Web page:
Traffic death toll in Europe down with one fifth
Death toll since 2010 in Europe went down with one fifth, in Belgium the number of people killed in traffic accidents decreased from 77 to 55 but is still higher than the European average. Last year 25.300 people lost their lives in European traffic, or 49 per million inhabitants.
With these figures European roads are ‘the safest in the world’. The world average is 174 deaths per million inhabitants. But that doesn’t mean the EU can rest on its laurels as it has set a target of halving by 2020 the casualties compared to the 30.000 in the year 2010.
Goal is to save lives
“Today’s decrease is probably not enough to achieve this goal”, says European Commissioner for Transport, Violeta Bulc, so extra measures will be taken. “Goal is clear: safe lives on the European roads.”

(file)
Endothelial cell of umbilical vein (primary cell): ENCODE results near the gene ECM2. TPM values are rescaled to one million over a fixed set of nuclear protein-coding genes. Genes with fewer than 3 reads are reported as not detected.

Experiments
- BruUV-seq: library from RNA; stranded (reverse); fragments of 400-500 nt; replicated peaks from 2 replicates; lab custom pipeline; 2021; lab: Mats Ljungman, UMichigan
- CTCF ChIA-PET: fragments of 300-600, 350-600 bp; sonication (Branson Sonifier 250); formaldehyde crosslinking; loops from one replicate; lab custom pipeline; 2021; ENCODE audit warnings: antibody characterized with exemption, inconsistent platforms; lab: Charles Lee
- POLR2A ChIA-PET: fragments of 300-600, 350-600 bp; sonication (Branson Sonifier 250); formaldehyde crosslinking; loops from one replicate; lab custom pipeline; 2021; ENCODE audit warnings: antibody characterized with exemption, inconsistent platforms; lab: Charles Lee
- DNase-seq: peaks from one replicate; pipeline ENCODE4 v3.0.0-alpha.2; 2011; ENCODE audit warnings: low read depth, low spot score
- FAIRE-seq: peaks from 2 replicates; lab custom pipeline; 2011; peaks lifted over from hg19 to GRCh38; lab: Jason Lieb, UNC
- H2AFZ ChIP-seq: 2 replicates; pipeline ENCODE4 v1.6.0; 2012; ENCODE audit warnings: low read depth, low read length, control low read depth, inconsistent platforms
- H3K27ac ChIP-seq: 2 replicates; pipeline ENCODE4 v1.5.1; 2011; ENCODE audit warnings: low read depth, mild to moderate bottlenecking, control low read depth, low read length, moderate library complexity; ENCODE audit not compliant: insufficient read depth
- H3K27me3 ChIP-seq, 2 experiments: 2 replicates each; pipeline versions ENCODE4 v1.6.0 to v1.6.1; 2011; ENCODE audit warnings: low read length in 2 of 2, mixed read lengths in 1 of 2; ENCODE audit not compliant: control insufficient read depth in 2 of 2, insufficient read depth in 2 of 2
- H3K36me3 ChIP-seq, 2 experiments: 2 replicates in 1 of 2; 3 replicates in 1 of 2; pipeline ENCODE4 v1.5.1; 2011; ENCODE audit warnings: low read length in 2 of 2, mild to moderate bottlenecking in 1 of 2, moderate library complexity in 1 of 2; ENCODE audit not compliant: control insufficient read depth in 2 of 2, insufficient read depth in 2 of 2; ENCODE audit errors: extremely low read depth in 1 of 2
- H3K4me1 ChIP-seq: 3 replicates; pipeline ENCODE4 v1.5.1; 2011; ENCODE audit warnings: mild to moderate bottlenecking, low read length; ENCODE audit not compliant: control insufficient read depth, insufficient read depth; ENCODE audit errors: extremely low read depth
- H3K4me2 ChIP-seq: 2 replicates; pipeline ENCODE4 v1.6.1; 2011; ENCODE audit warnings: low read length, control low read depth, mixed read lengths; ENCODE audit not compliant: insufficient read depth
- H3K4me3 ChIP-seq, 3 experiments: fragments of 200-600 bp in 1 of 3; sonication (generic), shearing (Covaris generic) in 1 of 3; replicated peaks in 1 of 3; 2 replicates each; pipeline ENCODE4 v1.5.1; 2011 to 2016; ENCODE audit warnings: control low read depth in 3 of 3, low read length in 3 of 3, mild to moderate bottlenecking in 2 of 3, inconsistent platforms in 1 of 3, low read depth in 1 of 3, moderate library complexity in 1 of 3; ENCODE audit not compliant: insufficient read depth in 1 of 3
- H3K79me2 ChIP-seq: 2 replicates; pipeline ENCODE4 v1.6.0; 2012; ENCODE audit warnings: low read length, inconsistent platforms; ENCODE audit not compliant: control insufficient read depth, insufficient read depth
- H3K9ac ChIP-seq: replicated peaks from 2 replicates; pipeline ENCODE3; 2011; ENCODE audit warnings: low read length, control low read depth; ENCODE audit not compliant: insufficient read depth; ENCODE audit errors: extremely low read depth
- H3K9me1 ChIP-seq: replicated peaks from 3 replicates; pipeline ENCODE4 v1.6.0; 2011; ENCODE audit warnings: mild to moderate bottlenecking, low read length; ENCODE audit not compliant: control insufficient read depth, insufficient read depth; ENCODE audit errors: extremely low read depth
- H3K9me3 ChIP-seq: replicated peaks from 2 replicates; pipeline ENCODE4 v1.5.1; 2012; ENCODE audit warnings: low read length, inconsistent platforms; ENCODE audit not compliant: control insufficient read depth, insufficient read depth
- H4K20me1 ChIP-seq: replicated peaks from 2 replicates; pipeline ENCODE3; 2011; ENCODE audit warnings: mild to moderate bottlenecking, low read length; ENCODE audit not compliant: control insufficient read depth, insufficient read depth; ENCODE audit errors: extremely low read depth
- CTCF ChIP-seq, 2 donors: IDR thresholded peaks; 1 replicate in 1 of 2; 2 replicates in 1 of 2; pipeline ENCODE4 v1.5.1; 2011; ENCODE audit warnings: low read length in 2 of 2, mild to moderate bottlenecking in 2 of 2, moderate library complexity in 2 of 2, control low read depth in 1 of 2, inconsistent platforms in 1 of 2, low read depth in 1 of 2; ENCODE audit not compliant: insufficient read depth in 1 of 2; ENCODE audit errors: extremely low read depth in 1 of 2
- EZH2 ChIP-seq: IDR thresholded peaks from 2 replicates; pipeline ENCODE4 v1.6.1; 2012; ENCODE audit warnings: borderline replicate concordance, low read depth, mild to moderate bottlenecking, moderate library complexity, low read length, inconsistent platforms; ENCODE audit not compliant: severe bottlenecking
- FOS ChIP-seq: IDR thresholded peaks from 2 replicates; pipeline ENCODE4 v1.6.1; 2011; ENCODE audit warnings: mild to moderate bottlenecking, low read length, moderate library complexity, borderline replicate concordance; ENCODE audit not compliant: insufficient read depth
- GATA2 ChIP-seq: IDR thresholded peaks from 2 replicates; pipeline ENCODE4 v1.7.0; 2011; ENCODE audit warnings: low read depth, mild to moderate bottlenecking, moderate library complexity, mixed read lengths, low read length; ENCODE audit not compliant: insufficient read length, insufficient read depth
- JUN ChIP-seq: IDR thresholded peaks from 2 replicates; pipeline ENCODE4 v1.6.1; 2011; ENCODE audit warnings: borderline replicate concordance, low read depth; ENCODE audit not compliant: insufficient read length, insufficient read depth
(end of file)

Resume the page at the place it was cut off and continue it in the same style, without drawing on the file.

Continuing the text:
A closer look at the figures brings up striking differences. Bulgaria, for instance, has twice as much fatalities in traffic than the European average, in Sweden only 25 people per million inhabitants get killed in a traffic accidents and on the English roads 31 people lost their lives in 2017.
Belgium never top of class
Belgium never was top of its class but traffic safety improved since 2010 to 55 fatalities per million inhabitants last year. The Netherlands, however, do far better with a score of 31 per million, Germany 38, Luxembourg 47 and France with 55 lethal accidents per million inhabitants. In Greece traffic safety is improving significantly, counting 112 fatalities in 2010 against 69 in 2017.